Babington and Evans make some interesting remarks about Simmons. In their view, at the heart of the biblical epic is a tension between morality and sexuality - hence why they consider Victor Mature, and not Heston, the name "indelibly linked with the Biblical Epic", Heston is just too pure - and Simmons was a particularly strong example of this tension.1 Whilst her attractiveness and sexuality were always apparent, an undoubtedly strong morality seemed to run through the majority of her roles.
For all her biblical movies, the film of hers I hold dearest is Big Country - the only time she ever teamed up with Charlton Heston (who had starred in a Bible film or two himself). It's one of my favourite westerns. The magnificent landscapes live up to the billing (even if the script's self-referential nods to the title get a bit much), and the story and the performances are magnificent. And that fight scene...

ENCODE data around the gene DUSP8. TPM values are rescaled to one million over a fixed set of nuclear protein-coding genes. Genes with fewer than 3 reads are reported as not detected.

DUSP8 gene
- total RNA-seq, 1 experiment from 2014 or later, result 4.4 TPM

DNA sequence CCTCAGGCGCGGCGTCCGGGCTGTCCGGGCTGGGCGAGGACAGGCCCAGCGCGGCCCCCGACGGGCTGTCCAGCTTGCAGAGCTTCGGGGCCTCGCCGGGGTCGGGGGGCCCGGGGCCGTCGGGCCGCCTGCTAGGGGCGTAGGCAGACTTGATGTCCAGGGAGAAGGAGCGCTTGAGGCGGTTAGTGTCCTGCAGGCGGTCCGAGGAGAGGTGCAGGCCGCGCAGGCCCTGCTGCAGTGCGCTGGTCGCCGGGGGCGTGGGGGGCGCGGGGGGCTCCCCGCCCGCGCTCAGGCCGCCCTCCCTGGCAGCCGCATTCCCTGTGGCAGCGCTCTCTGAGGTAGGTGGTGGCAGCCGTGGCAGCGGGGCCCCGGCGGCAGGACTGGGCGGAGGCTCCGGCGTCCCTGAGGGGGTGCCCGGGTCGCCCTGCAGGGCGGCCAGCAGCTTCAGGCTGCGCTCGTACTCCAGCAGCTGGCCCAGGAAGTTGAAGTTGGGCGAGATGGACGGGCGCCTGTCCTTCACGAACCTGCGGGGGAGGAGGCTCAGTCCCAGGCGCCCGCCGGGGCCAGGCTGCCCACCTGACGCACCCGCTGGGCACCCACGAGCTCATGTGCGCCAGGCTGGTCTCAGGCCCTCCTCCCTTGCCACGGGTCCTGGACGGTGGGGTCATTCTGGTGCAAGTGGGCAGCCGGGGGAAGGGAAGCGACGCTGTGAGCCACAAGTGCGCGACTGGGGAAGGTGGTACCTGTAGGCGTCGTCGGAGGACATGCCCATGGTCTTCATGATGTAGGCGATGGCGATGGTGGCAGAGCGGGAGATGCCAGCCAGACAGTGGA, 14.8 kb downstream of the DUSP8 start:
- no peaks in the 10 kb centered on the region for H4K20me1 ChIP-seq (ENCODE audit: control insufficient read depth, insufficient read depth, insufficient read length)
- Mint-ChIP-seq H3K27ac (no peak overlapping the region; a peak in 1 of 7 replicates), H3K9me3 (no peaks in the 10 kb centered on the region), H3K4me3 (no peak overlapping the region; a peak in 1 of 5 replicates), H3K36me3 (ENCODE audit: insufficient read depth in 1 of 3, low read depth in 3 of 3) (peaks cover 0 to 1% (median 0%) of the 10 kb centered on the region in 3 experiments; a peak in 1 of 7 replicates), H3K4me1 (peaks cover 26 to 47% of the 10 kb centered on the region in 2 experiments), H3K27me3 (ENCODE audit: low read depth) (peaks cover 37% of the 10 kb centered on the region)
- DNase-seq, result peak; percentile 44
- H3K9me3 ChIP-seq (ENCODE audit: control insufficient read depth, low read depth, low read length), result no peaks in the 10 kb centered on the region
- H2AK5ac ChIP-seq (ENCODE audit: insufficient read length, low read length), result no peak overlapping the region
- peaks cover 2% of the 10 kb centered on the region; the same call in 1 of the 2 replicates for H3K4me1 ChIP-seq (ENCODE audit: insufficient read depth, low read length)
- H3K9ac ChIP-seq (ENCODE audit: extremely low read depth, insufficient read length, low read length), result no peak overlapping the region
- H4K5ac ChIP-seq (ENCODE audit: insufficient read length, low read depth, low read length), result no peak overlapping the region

Ultimately, it seems to me at least, Simmons suffered a little for her similarity to Audrey Hepburn. Simmons was there first of course - Black Narcissus was 1947 and it was already her tenth film - but somehow Hepburn had more star appeal. The result however was that Simmons continued to have a successful career even as she got older. She starred on stage in Sondheim's A Little Night Music, and in a steady flow of TV roles. She was still working in 2004 (aged 75) when she provided the voice of Sophie in Howl's Moving Castle - a role significant enough to mean that many news outlets reporting her death have described her as Howl's Moving Castle actress Jean Simmons.
Simmons was married twice (to Stewart Granger and director Richard Brooks) and had two daughters - Tracy Granger (b.1957) and Kate Brooks (b.1961). She was awarded an OBE in 2003.
1 - Bruce Babington and Peter William Evans, "Biblical Epics: Sacred Narrative in the Hollywood Cinema", Manchester University Press ND, 1993, p.227